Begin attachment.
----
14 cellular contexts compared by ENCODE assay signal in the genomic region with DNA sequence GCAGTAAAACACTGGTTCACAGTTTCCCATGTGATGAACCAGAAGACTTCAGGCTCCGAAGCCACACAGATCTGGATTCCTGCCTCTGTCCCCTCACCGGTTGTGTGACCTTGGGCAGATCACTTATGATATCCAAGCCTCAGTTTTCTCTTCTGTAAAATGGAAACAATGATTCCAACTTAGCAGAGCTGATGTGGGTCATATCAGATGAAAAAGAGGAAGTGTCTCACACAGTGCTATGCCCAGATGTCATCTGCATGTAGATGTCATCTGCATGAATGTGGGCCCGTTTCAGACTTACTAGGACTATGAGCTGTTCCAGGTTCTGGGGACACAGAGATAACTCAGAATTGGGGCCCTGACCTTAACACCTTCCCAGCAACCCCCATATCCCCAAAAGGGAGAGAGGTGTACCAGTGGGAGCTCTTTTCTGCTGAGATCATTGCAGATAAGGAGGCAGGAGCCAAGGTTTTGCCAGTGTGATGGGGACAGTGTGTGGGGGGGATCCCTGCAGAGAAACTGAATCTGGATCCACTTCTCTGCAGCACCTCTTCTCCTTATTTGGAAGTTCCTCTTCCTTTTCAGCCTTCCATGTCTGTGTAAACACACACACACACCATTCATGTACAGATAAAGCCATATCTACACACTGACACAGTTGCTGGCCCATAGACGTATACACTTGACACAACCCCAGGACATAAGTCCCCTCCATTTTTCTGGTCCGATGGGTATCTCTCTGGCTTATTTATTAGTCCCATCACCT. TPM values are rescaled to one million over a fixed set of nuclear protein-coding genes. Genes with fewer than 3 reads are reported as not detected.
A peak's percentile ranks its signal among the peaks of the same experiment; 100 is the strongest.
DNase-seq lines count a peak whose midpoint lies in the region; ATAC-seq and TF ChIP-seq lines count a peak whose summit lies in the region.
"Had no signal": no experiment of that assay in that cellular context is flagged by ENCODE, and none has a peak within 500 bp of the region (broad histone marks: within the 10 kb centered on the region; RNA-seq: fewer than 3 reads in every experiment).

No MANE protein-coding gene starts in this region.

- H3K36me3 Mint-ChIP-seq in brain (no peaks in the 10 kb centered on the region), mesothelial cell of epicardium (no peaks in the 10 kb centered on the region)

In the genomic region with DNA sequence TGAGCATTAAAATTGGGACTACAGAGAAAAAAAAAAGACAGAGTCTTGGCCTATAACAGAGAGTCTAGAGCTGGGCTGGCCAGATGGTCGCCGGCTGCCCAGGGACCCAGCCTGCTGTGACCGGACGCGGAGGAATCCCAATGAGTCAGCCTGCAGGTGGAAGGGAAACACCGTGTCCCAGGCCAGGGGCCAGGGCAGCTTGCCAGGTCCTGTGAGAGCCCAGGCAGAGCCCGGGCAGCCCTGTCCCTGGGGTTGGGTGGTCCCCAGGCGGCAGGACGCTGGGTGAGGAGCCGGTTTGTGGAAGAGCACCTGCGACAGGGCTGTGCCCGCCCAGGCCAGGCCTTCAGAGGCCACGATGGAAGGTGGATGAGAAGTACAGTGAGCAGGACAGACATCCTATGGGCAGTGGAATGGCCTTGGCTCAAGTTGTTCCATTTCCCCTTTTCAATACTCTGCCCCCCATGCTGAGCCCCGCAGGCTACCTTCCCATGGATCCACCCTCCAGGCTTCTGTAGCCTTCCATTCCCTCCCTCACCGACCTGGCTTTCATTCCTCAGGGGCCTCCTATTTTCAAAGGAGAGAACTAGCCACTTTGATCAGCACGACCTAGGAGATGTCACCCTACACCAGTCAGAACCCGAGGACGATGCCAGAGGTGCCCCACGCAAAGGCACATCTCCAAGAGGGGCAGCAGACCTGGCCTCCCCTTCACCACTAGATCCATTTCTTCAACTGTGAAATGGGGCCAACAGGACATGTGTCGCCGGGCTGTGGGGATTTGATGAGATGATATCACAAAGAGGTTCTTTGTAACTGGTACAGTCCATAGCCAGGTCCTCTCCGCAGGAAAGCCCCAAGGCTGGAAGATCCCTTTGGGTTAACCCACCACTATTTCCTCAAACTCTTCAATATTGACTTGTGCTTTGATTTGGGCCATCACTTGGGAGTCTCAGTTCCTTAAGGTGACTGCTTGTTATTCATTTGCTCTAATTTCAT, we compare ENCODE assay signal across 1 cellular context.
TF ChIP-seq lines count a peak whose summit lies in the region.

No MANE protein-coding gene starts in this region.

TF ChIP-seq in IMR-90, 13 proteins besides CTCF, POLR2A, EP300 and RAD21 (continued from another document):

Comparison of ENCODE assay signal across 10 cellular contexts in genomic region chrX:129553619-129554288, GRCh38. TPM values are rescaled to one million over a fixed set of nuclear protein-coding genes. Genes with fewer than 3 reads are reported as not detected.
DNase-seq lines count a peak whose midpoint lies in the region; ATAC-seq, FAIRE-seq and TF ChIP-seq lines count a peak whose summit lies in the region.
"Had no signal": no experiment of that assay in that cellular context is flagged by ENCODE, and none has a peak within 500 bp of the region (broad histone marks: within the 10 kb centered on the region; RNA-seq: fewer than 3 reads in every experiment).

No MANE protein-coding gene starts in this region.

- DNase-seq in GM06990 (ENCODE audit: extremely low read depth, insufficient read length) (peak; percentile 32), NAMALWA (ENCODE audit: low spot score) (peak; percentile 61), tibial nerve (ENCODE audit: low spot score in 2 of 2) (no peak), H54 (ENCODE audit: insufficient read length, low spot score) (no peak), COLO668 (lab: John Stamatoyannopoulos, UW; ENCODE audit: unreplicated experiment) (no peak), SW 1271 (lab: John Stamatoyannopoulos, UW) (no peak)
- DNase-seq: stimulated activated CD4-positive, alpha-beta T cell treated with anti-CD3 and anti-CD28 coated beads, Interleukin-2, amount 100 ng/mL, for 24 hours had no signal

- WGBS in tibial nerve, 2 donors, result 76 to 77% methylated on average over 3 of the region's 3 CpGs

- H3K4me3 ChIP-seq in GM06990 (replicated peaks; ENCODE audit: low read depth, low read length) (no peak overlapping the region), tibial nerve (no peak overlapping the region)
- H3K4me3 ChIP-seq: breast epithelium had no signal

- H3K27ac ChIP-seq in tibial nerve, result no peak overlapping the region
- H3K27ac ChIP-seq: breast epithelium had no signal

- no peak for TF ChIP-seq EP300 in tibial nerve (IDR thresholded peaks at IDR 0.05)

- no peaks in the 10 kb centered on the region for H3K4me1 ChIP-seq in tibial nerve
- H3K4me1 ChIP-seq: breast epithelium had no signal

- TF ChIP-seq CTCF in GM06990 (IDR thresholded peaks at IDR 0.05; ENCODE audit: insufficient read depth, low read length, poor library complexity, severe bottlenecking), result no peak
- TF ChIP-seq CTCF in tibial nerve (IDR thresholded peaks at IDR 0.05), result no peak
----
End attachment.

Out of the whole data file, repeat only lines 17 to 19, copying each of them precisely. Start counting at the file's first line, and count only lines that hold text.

- WGBS in tibial nerve, 2 donors, result 76 to 77% methylated on average over 3 of the region's 3 CpGs

- H3K4me3 ChIP-seq in GM06990 (replicated peaks; ENCODE audit: low read depth, low read length) (no peak overlapping the region), tibial nerve (no peak overlapping the region)
- H3K4me3 ChIP-seq: breast epithelium had no signal